Wagons and Horses Getting Closer to the Rodeo of the Ozarks

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Around 150 people traveling the old fashioned way are making a 100 mile journey from Harrison to Springdale.

The group arrived in Springdale on horses and wagons to be part of the John Henry Shaddox Wagon Train dating back to 1977.

"This wagon belonged to our father-in-law. He built this," wagon master Jim Parker said.

Parker's father-in-law is John Henry Shaddox. Parker and his brother George have been part of this wagon train since it started 35 years ago.

"It's been a lot of fun. A lot of ups and downs," Parker said.

They are the only two left from the original crew traveling 10 to 15 miles a day going four miles per hour. They bring their own food, bathe in rivers and try to beat the heat.

"It has been hot. If it wasn't for the wind I don't think the animals could stand it," James Reynolds said.

Every night, they camp out to rest, eat and feed their animals and even though they travel this way, many of them said they are not as tough as the early pioneers.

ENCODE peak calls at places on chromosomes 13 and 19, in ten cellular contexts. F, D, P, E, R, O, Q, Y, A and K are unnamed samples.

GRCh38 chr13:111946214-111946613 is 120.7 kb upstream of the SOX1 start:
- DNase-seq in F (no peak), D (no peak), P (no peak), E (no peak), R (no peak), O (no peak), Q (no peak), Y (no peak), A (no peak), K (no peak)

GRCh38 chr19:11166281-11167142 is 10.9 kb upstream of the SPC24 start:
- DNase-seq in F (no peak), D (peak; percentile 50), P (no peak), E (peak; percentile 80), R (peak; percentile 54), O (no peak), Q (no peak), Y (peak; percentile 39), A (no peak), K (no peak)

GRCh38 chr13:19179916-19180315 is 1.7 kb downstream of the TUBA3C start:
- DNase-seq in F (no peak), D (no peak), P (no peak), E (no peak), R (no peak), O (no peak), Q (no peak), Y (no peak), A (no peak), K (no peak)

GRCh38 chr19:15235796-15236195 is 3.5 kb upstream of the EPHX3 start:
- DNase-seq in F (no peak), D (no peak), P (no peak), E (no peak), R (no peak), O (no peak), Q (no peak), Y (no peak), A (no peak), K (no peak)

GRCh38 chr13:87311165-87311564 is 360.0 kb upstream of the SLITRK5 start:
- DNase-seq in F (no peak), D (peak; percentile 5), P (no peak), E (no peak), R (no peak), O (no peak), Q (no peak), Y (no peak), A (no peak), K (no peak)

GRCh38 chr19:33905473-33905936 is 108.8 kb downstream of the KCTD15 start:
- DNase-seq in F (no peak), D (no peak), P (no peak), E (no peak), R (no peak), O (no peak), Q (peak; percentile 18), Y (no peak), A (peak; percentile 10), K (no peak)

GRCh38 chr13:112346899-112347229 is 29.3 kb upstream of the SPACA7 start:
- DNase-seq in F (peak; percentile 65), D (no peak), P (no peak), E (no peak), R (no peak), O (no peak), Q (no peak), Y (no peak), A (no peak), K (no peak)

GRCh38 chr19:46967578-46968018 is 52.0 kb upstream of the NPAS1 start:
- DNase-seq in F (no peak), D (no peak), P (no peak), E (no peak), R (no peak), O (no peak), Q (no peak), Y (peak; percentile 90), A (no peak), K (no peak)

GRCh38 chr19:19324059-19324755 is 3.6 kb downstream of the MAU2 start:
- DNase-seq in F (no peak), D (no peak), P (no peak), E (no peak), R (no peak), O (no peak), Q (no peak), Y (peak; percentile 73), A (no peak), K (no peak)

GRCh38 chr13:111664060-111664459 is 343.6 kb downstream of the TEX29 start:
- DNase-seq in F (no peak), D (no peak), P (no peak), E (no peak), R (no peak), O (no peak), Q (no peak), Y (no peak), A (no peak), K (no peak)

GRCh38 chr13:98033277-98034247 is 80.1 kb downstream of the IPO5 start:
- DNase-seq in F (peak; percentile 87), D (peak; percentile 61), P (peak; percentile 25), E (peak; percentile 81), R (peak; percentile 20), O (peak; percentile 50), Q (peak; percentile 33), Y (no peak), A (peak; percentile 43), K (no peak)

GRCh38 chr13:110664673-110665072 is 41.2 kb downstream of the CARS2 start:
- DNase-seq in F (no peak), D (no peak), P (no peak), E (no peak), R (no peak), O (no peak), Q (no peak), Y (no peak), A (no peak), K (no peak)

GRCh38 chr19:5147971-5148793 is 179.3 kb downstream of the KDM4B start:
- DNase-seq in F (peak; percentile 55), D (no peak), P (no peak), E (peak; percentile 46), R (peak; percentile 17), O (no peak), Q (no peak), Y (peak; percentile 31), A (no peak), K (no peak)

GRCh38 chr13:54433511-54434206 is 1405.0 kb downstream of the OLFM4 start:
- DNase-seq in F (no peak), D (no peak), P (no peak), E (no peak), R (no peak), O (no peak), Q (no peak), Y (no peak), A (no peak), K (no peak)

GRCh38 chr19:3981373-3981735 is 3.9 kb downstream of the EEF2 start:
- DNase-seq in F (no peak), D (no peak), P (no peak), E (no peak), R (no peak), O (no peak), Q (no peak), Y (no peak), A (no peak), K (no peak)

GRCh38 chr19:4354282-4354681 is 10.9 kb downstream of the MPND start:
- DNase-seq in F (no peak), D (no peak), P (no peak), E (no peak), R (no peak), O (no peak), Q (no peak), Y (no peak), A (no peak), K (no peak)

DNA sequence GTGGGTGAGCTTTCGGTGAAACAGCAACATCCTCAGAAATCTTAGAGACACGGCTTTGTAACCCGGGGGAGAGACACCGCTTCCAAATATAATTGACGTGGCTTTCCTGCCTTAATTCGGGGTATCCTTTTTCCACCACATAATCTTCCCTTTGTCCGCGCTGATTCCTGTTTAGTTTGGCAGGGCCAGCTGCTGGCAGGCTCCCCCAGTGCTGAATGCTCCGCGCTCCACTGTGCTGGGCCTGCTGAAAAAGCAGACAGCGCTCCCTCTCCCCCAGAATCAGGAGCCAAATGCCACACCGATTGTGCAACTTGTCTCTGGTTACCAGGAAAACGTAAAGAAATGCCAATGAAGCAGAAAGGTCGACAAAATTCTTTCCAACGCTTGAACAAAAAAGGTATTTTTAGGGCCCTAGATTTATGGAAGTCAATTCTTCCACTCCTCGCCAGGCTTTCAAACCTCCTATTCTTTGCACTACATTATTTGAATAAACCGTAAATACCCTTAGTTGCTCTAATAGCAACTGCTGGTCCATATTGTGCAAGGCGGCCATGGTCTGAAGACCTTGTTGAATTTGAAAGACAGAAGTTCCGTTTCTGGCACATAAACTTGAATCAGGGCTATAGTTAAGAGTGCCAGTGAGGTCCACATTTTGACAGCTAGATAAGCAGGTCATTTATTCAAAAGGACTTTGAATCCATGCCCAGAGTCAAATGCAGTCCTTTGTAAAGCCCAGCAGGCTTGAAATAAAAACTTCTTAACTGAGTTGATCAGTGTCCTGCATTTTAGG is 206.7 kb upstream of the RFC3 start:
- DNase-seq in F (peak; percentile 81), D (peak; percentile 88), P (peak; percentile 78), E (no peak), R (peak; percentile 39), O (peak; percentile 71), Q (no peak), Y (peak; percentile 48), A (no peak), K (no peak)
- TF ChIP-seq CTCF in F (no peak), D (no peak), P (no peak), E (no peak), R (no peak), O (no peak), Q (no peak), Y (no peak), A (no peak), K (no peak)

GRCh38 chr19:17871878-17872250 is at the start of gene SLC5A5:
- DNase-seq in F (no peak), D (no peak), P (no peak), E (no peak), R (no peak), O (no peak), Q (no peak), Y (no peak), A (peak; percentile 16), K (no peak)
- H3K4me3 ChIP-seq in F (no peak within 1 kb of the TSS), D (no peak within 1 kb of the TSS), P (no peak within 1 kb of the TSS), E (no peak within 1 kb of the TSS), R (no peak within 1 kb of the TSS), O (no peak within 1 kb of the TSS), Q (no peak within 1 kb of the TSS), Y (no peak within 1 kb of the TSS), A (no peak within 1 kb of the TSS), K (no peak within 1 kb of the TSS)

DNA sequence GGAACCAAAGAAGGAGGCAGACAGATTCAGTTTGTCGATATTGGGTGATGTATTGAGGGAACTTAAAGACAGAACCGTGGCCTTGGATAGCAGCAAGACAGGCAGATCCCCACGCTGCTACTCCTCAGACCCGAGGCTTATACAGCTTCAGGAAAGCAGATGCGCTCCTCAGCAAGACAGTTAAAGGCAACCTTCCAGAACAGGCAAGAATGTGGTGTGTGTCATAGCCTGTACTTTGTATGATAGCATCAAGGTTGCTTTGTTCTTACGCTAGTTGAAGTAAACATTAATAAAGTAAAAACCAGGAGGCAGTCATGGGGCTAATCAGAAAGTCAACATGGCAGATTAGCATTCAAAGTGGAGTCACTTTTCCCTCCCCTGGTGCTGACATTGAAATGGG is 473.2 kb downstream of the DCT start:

"We've got the ice chest and all the conveniences. When you think about the women that went cross country, pregnant or with babies you go 'wow'," Ada Jensen said.

Jim Parker said he's impressed by the endurance of those who carved the path to the West.

"I just can't imagine it, kill what they eat on the way. They were tough people," Parker said.

This wagon train helps promote the Rodeo of the Ozarks and celebrate Independence Day.

The group will arrive at the Springdale Parson's Stadium in time for the Rodeo of the Ozarks parade at 3pm.

The Rodeo of the Ozarks runs from July 4th through July 7th.